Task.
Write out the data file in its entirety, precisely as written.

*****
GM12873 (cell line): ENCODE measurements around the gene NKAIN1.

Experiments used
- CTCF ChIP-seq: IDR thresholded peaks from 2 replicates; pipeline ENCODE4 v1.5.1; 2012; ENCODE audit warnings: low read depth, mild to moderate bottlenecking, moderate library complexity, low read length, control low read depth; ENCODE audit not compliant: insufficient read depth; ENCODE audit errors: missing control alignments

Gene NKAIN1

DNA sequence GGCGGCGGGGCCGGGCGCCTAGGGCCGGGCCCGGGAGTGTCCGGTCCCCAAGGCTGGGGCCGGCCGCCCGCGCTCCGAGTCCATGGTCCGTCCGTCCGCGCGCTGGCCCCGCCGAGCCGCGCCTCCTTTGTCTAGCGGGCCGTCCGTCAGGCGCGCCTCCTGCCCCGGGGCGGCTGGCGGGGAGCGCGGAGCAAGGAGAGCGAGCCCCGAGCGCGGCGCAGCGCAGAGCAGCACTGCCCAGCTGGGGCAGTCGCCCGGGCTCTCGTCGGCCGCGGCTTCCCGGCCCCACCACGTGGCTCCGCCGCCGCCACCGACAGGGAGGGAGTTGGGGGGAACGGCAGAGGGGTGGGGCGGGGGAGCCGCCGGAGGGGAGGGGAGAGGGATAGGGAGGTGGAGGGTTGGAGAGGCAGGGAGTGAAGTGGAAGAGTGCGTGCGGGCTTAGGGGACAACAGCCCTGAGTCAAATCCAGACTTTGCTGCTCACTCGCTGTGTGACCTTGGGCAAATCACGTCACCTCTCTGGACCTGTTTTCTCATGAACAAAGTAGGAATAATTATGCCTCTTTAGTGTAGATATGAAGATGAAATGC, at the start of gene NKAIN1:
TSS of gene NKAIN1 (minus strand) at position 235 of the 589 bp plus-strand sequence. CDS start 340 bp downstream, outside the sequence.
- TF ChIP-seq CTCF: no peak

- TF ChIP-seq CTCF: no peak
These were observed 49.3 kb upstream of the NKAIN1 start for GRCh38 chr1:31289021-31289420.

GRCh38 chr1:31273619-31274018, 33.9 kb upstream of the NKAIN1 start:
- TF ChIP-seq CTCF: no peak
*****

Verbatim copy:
GM12873 (cell line): ENCODE measurements around the gene NKAIN1.

Experiments used
- CTCF ChIP-seq: IDR thresholded peaks from 2 replicates; pipeline ENCODE4 v1.5.1; 2012; ENCODE audit warnings: low read depth, mild to moderate bottlenecking, moderate library complexity, low read length, control low read depth; ENCODE audit not compliant: insufficient read depth; ENCODE audit errors: missing control alignments

Gene NKAIN1

DNA sequence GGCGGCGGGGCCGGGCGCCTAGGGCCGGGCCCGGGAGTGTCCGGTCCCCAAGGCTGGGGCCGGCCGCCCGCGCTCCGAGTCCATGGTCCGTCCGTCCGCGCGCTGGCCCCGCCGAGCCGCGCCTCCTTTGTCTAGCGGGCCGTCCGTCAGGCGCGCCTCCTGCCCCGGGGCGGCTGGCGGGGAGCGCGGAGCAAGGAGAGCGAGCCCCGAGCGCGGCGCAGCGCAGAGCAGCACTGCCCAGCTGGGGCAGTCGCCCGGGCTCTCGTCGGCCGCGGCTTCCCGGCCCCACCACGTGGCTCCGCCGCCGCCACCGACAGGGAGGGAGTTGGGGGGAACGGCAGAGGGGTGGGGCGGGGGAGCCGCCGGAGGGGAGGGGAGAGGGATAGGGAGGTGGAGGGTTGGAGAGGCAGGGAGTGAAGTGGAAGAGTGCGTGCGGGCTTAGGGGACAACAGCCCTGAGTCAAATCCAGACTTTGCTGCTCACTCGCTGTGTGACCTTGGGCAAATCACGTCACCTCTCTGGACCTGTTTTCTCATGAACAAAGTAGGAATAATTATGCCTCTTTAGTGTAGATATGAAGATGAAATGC, at the start of gene NKAIN1:
TSS of gene NKAIN1 (minus strand) at position 235 of the 589 bp plus-strand sequence. CDS start 340 bp downstream, outside the sequence.
- TF ChIP-seq CTCF: no peak

- TF ChIP-seq CTCF: no peak
These were observed 49.3 kb upstream of the NKAIN1 start for GRCh38 chr1:31289021-31289420.

GRCh38 chr1:31273619-31274018, 33.9 kb upstream of the NKAIN1 start:
- TF ChIP-seq CTCF: no peak